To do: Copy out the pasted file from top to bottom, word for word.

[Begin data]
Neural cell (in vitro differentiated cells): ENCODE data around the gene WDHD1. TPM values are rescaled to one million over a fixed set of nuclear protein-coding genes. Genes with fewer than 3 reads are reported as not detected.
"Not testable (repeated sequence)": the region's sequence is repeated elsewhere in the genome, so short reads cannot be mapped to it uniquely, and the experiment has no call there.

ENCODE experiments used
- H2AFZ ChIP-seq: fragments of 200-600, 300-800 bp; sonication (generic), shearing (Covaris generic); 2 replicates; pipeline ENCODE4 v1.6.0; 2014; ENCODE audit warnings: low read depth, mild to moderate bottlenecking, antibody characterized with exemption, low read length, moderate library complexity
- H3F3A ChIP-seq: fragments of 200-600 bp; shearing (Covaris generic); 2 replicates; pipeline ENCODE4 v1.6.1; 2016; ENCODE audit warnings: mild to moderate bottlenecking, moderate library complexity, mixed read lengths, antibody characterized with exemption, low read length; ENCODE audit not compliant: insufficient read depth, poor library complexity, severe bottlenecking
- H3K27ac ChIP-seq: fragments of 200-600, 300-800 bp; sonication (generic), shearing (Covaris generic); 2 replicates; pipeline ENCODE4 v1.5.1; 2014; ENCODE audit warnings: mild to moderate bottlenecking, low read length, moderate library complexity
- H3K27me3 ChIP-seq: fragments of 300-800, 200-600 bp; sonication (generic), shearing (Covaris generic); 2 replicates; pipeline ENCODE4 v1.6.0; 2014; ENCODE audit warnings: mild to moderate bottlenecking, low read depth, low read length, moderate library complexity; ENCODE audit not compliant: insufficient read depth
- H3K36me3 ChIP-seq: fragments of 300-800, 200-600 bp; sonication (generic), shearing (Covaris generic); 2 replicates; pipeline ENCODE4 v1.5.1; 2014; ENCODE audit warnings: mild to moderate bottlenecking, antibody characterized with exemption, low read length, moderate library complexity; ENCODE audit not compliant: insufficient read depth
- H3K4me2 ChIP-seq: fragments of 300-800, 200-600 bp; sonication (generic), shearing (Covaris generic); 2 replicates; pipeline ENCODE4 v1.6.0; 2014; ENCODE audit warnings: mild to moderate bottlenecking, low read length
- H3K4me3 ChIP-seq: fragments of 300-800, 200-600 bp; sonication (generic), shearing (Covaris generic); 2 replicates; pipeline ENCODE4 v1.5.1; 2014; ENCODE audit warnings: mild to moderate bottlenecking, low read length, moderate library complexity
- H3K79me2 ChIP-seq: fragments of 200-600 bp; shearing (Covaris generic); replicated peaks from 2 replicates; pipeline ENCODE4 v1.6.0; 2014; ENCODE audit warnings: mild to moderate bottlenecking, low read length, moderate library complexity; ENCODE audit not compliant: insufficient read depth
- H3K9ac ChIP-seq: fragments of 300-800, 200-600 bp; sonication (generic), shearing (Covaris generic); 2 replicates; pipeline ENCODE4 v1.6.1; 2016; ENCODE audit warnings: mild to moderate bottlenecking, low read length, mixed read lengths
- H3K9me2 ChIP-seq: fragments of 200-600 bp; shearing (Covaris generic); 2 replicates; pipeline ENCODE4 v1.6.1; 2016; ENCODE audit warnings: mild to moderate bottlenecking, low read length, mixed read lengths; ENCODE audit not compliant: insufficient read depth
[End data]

Neural cell (in vitro differentiated cells): ENCODE data around the gene WDHD1. TPM values are rescaled to one million over a fixed set of nuclear protein-coding genes. Genes with fewer than 3 reads are reported as not detected.
"Not testable (repeated sequence)": the region's sequence is repeated elsewhere in the genome, so short reads cannot be mapped to it uniquely, and the experiment has no call there.

ENCODE experiments used
- H2AFZ ChIP-seq: fragments of 200-600, 300-800 bp; sonication (generic), shearing (Covaris generic); 2 replicates; pipeline ENCODE4 v1.6.0; 2014; ENCODE audit warnings: low read depth, mild to moderate bottlenecking, antibody characterized with exemption, low read length, moderate library complexity
- H3F3A ChIP-seq: fragments of 200-600 bp; shearing (Covaris generic); 2 replicates; pipeline ENCODE4 v1.6.1; 2016; ENCODE audit warnings: mild to moderate bottlenecking, moderate library complexity, mixed read lengths, antibody characterized with exemption, low read length; ENCODE audit not compliant: insufficient read depth, poor library complexity, severe bottlenecking
- H3K27ac ChIP-seq: fragments of 200-600, 300-800 bp; sonication (generic), shearing (Covaris generic); 2 replicates; pipeline ENCODE4 v1.5.1; 2014; ENCODE audit warnings: mild to moderate bottlenecking, low read length, moderate library complexity
- H3K27me3 ChIP-seq: fragments of 300-800, 200-600 bp; sonication (generic), shearing (Covaris generic); 2 replicates; pipeline ENCODE4 v1.6.0; 2014; ENCODE audit warnings: mild to moderate bottlenecking, low read depth, low read length, moderate library complexity; ENCODE audit not compliant: insufficient read depth
- H3K36me3 ChIP-seq: fragments of 300-800, 200-600 bp; sonication (generic), shearing (Covaris generic); 2 replicates; pipeline ENCODE4 v1.5.1; 2014; ENCODE audit warnings: mild to moderate bottlenecking, antibody characterized with exemption, low read length, moderate library complexity; ENCODE audit not compliant: insufficient read depth
- H3K4me2 ChIP-seq: fragments of 300-800, 200-600 bp; sonication (generic), shearing (Covaris generic); 2 replicates; pipeline ENCODE4 v1.6.0; 2014; ENCODE audit warnings: mild to moderate bottlenecking, low read length
- H3K4me3 ChIP-seq: fragments of 300-800, 200-600 bp; sonication (generic), shearing (Covaris generic); 2 replicates; pipeline ENCODE4 v1.5.1; 2014; ENCODE audit warnings: mild to moderate bottlenecking, low read length, moderate library complexity
- H3K79me2 ChIP-seq: fragments of 200-600 bp; shearing (Covaris generic); replicated peaks from 2 replicates; pipeline ENCODE4 v1.6.0; 2014; ENCODE audit warnings: mild to moderate bottlenecking, low read length, moderate library complexity; ENCODE audit not compliant: insufficient read depth
- H3K9ac ChIP-seq: fragments of 300-800, 200-600 bp; sonication (generic), shearing (Covaris generic); 2 replicates; pipeline ENCODE4 v1.6.1; 2016; ENCODE audit warnings: mild to moderate bottlenecking, low read length, mixed read lengths
- H3K9me2 ChIP-seq: fragments of 200-600 bp; shearing (Covaris generic); 2 replicates; pipeline ENCODE4 v1.6.1; 2016; ENCODE audit warnings: mild to moderate bottlenecking, low read length, mixed read lengths; ENCODE audit not compliant: insufficient read depth